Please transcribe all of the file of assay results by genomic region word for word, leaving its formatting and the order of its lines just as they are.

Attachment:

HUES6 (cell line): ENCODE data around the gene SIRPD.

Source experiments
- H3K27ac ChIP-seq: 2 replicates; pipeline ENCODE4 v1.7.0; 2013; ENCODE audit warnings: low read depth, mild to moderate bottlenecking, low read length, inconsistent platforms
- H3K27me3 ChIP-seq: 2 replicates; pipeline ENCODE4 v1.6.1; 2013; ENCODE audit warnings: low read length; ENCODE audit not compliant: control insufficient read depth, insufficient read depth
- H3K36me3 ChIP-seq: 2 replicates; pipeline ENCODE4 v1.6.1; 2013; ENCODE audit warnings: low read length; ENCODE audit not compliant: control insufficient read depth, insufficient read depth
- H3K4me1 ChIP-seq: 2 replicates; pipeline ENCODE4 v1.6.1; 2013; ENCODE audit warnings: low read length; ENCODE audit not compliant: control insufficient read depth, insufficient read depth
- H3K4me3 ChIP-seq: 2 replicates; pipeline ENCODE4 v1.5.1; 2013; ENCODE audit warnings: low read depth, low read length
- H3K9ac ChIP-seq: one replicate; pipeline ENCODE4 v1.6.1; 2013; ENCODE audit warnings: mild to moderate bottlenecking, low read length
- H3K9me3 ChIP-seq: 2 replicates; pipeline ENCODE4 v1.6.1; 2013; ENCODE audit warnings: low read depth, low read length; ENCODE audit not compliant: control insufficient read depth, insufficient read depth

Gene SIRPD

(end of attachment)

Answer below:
HUES6 (cell line): ENCODE data around the gene SIRPD.

Source experiments
- H3K27ac ChIP-seq: 2 replicates; pipeline ENCODE4 v1.7.0; 2013; ENCODE audit warnings: low read depth, mild to moderate bottlenecking, low read length, inconsistent platforms
- H3K27me3 ChIP-seq: 2 replicates; pipeline ENCODE4 v1.6.1; 2013; ENCODE audit warnings: low read length; ENCODE audit not compliant: control insufficient read depth, insufficient read depth
- H3K36me3 ChIP-seq: 2 replicates; pipeline ENCODE4 v1.6.1; 2013; ENCODE audit warnings: low read length; ENCODE audit not compliant: control insufficient read depth, insufficient read depth
- H3K4me1 ChIP-seq: 2 replicates; pipeline ENCODE4 v1.6.1; 2013; ENCODE audit warnings: low read length; ENCODE audit not compliant: control insufficient read depth, insufficient read depth
- H3K4me3 ChIP-seq: 2 replicates; pipeline ENCODE4 v1.5.1; 2013; ENCODE audit warnings: low read depth, low read length
- H3K9ac ChIP-seq: one replicate; pipeline ENCODE4 v1.6.1; 2013; ENCODE audit warnings: mild to moderate bottlenecking, low read length
- H3K9me3 ChIP-seq: 2 replicates; pipeline ENCODE4 v1.6.1; 2013; ENCODE audit warnings: low read depth, low read length; ENCODE audit not compliant: control insufficient read depth, insufficient read depth

Gene SIRPD